The city of Burbank, Calif., needed speed and flexibility in its hardware when it decided about three years ago to upgrade its Oracle ERP system. For Mahesh Saraswat, the city's technical project manager, the best choice was blade servers, but for the other stakeholders, moving to such a dramatically different architecture was awfully scary.
"It was a cultural struggle," Saraswat said of trying to sell the idea to business and IT managers. "People don't want to touch anything new." In addition, city departments often pay for their own servers and like to see a box that they can call their own. Blades are hidden in chassis and don't offer the same feeling of ownership. "To them [department heads], it looks like one big computer," Saraswat said.
In 2004, Saraswat was new to his job. Before becoming a city worker, he was an independent consultant. Before that, he had worked for Oracle. To convince people blades were the best choice, Saraswat first had to get them to trust the new guy. "I wanted to change their operations and data center, and it took awhile to build up their confidence."
Patience, hand holding, and a strong argument for making the change eventually won, so in September 2004 the new IBM BladeCenter chassis and blades arrived, and work began.
Burbank is not alone in its choice of blades to consolidate servers and reduce costs. Sales of blades are in the double digits year to year and by 2010 are expected to account for 20% of the overall server market from about 5% last year, according to Gartner. IBM is the market leader, followed by Hewlett-Packard.
Burbank's new hardware replaced Sun Microsystems Netra servers, IBM System P Servers, and Hewlett-Packard ProLiant DL360s. The machines, which had their own internal storage, mostly ran the Oracle ERP system and ESRI's geographic information system, which maps the city's infrastructure, such as power lines, sewage, and cables. The catalyst for the migration was the need to upgrade the Oracle applications from the 1999 version to 10.7.
With the old hardware, Burbank used four operating systems: AIX, Linux, Solaris, and Windows. With the new system, the city dropped Solaris and made a long-term commitment to eventually consolidate all applications on Linux and Windows, something that has yet to be achieved. The reason is not all applications used by the city run on Linux.
In fact, Linux also caused delays in deploying the blade servers. The lack of drivers for some hardware was a problem. For example, the city had to wait about four weeks for QLogic to deliver a Linux driver for its Fibre Channel host bus adapter, which was used in connecting blade chassis to the city's new IBM System Storage DS4300. "It wasn't a major delay," Saraswat said. "It was just some of the challenges in the initial installation of the hardware."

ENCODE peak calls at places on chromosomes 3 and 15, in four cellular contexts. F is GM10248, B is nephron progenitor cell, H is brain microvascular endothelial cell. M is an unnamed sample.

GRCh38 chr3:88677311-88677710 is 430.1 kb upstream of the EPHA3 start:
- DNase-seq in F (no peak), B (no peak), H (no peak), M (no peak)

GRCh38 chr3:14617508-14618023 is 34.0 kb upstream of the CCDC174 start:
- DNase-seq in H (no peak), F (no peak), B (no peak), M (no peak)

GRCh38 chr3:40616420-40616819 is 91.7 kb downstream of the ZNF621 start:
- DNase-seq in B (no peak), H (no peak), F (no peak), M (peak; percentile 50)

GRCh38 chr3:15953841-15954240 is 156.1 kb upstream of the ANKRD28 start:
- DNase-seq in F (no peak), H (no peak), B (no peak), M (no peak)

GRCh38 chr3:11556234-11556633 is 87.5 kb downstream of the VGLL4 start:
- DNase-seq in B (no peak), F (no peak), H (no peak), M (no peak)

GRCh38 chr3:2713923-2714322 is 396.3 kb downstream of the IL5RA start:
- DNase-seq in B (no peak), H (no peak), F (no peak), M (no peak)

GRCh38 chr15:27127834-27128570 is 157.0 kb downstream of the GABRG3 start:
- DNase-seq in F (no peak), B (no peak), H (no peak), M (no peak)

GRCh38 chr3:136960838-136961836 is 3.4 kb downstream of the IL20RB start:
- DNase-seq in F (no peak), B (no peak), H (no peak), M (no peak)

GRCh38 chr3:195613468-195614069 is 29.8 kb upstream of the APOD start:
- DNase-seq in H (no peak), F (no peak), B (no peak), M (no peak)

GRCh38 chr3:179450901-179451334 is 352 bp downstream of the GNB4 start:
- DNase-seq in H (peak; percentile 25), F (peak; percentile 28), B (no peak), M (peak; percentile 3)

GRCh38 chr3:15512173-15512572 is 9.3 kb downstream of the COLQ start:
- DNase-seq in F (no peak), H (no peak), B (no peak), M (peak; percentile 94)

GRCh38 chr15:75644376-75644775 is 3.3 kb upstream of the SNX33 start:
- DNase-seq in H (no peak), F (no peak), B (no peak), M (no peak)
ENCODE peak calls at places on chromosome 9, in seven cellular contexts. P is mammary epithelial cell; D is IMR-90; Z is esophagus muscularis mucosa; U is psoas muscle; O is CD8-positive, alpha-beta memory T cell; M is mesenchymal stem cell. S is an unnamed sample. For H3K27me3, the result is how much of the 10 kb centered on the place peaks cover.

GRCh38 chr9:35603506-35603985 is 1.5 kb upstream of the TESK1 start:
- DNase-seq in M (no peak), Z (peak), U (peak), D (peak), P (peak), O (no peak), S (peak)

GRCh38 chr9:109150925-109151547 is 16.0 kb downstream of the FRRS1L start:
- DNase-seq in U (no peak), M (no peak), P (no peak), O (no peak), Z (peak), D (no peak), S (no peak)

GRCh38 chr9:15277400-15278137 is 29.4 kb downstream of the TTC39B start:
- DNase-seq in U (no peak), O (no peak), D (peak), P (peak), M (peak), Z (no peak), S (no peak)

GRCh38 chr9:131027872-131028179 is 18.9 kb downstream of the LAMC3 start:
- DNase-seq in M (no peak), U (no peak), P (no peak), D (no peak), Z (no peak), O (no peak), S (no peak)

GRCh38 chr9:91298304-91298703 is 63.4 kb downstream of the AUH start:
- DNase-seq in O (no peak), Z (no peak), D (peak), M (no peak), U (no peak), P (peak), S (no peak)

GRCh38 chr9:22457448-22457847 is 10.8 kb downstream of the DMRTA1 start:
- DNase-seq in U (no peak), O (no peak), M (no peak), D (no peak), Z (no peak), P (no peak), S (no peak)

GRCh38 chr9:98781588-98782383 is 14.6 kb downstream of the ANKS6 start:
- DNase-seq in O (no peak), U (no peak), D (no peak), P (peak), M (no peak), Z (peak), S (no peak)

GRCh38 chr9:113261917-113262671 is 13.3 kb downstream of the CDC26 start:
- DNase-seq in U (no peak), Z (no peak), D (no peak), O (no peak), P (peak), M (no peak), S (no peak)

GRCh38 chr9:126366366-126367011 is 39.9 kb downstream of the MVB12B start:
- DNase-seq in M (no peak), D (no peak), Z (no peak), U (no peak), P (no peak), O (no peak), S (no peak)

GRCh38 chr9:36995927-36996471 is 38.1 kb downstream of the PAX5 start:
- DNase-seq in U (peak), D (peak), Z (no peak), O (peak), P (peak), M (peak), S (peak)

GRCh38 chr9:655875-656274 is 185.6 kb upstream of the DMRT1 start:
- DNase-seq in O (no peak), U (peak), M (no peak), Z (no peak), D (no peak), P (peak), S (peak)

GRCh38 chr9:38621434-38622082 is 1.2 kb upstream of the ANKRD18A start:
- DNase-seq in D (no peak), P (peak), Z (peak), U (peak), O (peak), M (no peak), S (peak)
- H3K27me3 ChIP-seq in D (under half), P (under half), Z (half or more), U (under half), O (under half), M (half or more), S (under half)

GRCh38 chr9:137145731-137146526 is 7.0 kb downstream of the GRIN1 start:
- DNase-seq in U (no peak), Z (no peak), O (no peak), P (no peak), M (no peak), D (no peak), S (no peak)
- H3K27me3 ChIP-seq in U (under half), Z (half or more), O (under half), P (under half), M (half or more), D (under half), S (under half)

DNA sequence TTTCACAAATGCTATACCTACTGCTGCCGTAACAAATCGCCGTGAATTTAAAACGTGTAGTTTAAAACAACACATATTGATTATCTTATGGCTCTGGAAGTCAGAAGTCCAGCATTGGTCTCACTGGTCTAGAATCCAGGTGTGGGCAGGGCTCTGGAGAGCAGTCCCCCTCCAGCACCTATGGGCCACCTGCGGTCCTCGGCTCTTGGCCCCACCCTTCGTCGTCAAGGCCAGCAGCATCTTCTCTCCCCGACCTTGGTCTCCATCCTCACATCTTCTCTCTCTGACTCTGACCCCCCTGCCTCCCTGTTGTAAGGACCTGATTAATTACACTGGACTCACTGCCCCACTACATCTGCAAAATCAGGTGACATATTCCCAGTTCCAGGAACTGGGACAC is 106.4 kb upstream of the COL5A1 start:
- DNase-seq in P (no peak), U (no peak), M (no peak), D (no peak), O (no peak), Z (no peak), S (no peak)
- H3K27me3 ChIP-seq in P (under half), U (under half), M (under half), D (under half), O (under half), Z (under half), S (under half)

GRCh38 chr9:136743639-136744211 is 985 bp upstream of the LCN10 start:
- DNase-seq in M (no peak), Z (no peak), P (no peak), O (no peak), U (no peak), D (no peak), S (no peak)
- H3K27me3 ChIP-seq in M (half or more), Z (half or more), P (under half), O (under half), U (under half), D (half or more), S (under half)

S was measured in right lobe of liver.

A major change in moving to blade servers was the need for a separate storage area network. This added to the learning curve for the IT department, since it also had to learn how to use the monitoring and management tools for IBM's BladeCenter. The process took less than two months, because IBM provided lots of documentation for the blade system and the DS4300. "We didn't go to any classes," Saraswat said. "We just learned by ourselves." IBM partner Sirius Computer Solutions installed the storage system.
Saraswat and his team started rolling out applications running on the new systems in February 2005. Among the immediate advantages was speed. The internal input/output connections in the old servers were about 500 Mbytes per second, while the Ethernet connection between the blade chassis and the SAN was 2 Gbytes per second.
Other advantages were inherent in the blade server architecture. For one, applications that ran on Solaris were consolidated on to a Linux blade, which left one less OS to maintain and fewer software licenses, Saraswat said. A server outage was also easier to handle because a broken blade could be swapped out with a spare.
Overall, the blade/SAN combination led to a 40% reduction in total cost of ownership over the old system, Saraswat said. Part of that drop came from the elimination of one IT position and the fact that the new systems came with a three-year, on-site maintenance support package, which means Burbank did not have to pay extra for support during that timeframe.
The scale-out approach of blade servers has proven to be an advantage as Burbank adds applications. If more processing power is needed, then the city adds more blades. In stacking the servers in a chassis, however, Saraswat advises that at least one slot stay empty, in order to increase airflow for cooling and to avoid excessive heat from power consumption.
About a month ago, Burbank started on what Saraswat calls "phase two" of the project, which is building server clusters, so that if a blade goes down, the application can continue to run on other hardware. In building the environment, the city is using Oracle's Real Application Clusters tools, which support blades and Linux.
Once clusters are created, the city plans to move them to different geographical locations for protection against a disaster. If one group of servers gets knocked off the network, then others would pickup the workload. Burbank is in the earthquake-prone Los Angeles Basin.
Overall, Saraswat is pleased with the move to blades and was hard pressed to name any disadvantages from the old system. "I don't really have any," he said.